Kim Possible and Ron Stoppable have a rather tough adventure on their hands. Ron has just moved to Norway and without him, Kim is finding beating the boisterous baddies particularly difficult. With a stone idol called "Tempus Simmea", which is a small monkey statue, the villains are trying to activate some sort of evil...
Enjoy "Kim Possible: A Stitch In Time"! :-)
*** This review may contain spoilers ***
For my first comment, I'm going to say something about the theme; For a Disney cartoon, it's surprisingly cool. In fact, I'd almost rank it near the same level as "Turn Down the Sun," from IS IT FALL YET? Unfortunately, like "Thank You for Being a Friend" by Andrew Gold, it wasn't originally written as a theme song. Some have compared it to the opening cheer from BRING IT ON(2000), although nobody's uniform falls off out of nowhere in this one. You can even hear the swishing of the pom-poms and bouncing around on the gymnasium floorboards through the music, which makes it obvious they used multiple soundtracks here. After the cheer-session, we find Ron has signed both himself and Kim up for Latin class, only to find the Latin he signed them up for was Latin the language, rather than Latin American culture. Which raises the question, Just how dead is Latin as a language if it's still being offered as a course in our schools? Anyway while making his speech about how great the new school season is going to be, he suddenly finds his family is moving out of town...WAY out of town! Specifically, NORWAY! Soon we find that Ron was NOT exaggerating when he said moving out would mean the end of life on earth as we know it, as Kim & Ron's efforts to stop freaky super-villains on three different continents don't work so well. We also find that the Latin class Ron got Kim into were useful after all. Since our little Kimmie-cub is the only thing standing in the way of world domination for Drakken, Shego, Monkey Fist, Duff Killigan or any villains not appearing in this movie, Drakken decides to take the three other mentioned villains and to travel through time to thwart Kim's evolution into the confident teen heroine we know her to be, using primate-obsessive Lord Monkey Fist's knowledge about an ancient time-traveling relic called the "Tempus Simia." Once she figures this out, a much more articulate and not-so-naked descendant of Rufus(voiced by Michael Dorn) visits her from the future and drafts her to help them with the fight against "the Supreme One," by going back in time to stop them. I like how he goes into a grandiose speech about the importance of a mission, and then says "I'm making cookies." Like the original series it's humor relies on slapping standard hero and villain clichés right in the face. Shego has a sarcastic streak rivaling Daria Morgendorffer, even if she's not as smart as or far more evil than Daria. As expected with any movie (or TV-Movie for that matter) based on an existing cartoon since the 1990's, this cartoon relies on something extra to distinguish itself from the regular series -- the use of CGI-Animation, however the use of these techniques is far more subtle than in THE FAIRLY ODD-PARENTS: ABRA-CATASTROPHE(2003)(TV), from earlier that year. Compare this to 1966's THE MAN CALLED FLINTSTONE, which only had musical interludes and unique camera angles to distinguish itself from that series. The statues of "The Supreme One" look like they were done with pencil, but my guess is that they were airbrushed. The fight at Shego's lair seems a lot like something out of STAR WARS, and others appear ripped-off of SAMURAI JACK, but that's not much of a reason to complain. I did notice that one of the people who gave Kim a ride was an Australian Bushman who drove a HUMVEE with left-hand drive(Another goof I tried and failed to submit to IMDb). Despite these anomalies, it's still great partially because it shows the origins of Kim's world-saving activities, and what would happen if she were to fail. Overall, it's not as good as the would-be series-ending "So the Drama," but still good.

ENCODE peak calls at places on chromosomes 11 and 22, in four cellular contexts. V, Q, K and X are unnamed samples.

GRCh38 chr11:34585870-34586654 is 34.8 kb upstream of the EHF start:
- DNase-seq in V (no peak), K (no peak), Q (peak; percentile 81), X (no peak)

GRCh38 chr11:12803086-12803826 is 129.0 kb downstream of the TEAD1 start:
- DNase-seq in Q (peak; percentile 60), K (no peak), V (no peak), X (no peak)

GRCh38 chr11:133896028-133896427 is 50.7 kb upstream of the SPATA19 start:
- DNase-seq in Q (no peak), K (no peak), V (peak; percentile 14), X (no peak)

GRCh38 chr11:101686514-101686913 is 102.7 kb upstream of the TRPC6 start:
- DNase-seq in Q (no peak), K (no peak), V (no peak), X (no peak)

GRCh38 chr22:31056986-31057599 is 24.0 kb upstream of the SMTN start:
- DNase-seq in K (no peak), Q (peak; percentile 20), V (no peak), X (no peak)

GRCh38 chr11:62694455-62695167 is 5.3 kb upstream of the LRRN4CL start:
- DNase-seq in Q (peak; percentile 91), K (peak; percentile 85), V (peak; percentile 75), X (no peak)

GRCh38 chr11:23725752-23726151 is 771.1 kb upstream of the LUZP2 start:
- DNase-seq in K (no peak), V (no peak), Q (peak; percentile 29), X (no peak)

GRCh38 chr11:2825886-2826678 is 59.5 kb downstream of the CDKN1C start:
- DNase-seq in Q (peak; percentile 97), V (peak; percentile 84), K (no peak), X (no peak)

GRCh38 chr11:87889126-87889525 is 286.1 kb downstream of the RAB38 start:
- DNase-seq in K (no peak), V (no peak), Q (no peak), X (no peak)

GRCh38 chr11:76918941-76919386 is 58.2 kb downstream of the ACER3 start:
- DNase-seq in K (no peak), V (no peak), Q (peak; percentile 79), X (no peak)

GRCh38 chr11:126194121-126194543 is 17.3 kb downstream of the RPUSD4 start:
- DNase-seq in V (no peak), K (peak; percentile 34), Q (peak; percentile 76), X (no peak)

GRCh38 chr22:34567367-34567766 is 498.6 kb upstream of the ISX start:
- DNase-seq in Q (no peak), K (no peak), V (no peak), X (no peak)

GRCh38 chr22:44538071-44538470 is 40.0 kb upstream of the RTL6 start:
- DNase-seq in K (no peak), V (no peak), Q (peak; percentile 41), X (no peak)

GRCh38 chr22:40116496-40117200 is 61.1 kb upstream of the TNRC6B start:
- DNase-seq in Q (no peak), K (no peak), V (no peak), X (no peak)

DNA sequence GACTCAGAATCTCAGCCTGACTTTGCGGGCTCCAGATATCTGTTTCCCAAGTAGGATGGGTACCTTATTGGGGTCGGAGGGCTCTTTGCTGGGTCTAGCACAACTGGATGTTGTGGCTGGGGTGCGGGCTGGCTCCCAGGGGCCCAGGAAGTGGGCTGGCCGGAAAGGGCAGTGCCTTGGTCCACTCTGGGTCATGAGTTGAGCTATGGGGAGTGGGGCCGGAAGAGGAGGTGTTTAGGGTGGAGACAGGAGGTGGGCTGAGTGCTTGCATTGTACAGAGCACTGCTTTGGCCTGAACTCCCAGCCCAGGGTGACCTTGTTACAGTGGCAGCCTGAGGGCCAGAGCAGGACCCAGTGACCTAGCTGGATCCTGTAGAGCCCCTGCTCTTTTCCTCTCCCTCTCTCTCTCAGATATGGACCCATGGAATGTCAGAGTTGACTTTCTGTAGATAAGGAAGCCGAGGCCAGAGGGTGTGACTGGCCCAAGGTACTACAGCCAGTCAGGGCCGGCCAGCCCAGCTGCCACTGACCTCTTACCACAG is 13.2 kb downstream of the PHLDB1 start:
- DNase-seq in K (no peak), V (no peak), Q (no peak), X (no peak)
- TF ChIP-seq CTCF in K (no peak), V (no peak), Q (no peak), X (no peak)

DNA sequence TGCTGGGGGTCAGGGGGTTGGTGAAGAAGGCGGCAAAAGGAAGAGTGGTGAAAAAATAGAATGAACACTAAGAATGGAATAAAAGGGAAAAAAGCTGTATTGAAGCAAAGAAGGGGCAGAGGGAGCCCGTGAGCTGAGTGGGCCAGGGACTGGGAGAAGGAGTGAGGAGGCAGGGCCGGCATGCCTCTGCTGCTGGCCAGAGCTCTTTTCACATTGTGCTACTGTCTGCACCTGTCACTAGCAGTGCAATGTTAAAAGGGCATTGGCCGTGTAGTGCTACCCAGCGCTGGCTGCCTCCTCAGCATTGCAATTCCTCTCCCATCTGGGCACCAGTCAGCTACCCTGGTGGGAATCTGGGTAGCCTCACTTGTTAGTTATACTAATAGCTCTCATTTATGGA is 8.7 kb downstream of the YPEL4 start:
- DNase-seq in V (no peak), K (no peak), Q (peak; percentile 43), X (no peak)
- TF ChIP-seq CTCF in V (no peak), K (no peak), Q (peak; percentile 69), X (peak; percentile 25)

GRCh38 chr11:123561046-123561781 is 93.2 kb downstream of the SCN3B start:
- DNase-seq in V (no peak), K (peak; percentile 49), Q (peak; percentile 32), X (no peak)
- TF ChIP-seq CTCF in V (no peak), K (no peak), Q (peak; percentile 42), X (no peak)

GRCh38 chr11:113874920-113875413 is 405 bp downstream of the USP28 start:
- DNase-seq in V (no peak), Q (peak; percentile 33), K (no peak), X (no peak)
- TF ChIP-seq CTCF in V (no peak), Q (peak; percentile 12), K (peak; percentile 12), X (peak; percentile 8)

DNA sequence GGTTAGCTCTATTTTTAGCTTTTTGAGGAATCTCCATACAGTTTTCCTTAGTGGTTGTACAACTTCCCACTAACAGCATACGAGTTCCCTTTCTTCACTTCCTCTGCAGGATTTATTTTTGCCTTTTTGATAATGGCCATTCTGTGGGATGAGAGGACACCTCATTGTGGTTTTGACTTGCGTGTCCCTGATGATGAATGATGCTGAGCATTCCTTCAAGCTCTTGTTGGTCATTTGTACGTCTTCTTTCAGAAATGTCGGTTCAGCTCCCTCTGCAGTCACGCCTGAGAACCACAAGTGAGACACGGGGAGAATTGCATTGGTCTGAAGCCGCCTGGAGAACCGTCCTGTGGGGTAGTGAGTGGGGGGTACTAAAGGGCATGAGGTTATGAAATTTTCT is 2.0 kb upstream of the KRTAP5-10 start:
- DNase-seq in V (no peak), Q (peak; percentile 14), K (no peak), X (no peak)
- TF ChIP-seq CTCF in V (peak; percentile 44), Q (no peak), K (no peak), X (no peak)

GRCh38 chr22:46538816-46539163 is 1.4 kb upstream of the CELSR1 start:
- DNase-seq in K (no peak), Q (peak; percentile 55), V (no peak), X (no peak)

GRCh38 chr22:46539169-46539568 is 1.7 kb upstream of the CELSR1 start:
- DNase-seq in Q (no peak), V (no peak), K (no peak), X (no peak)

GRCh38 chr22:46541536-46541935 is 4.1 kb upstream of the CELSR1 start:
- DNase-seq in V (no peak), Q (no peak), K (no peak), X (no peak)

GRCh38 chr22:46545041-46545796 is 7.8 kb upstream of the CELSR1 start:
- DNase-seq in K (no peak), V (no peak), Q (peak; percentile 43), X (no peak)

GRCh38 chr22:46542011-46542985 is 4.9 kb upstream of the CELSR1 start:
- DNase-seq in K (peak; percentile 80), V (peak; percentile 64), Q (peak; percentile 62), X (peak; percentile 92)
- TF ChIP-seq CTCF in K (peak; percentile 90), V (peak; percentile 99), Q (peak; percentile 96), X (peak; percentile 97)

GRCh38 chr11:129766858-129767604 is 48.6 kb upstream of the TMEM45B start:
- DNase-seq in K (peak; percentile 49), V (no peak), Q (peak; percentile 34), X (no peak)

The first Kim Possible movie, A Sitch in Time, is a fun movie for fans of
the Disney series.
The premise is that the partnership between Kim and Ron breaks up when Ron
moves away. The villains featured in the movie are Dr Drakken, Shego,
Monkeyfist, and Duff Killigan. They team up with the newly found ability
time travel to defeat Kim Possible during different periods of her life.
doing this they hope to take over the world. Kim is pulled in by a
futuristic 'Rufus' who provides her with means of time traveling as
All in all, the movie was entertaining and fun. There were a few annoying
time fillers of pop songs that went on too long. It was entertaining,
though, to see young versions of Kim, Ron, and the villians as well as
versions of most of the characters. The jokes were typical for the show
in that aspect they were appropriate. It keeps true to the series so it's
great for any fans of Kim Possible.
I love this movie! It's hilarious. Shego was definitely at her best. "I'm working with a man named Monkey Fist! My evil career is SO in the toilet!" is an AWESOME line! And Little and Preteen Ron were adorable. So was Kim.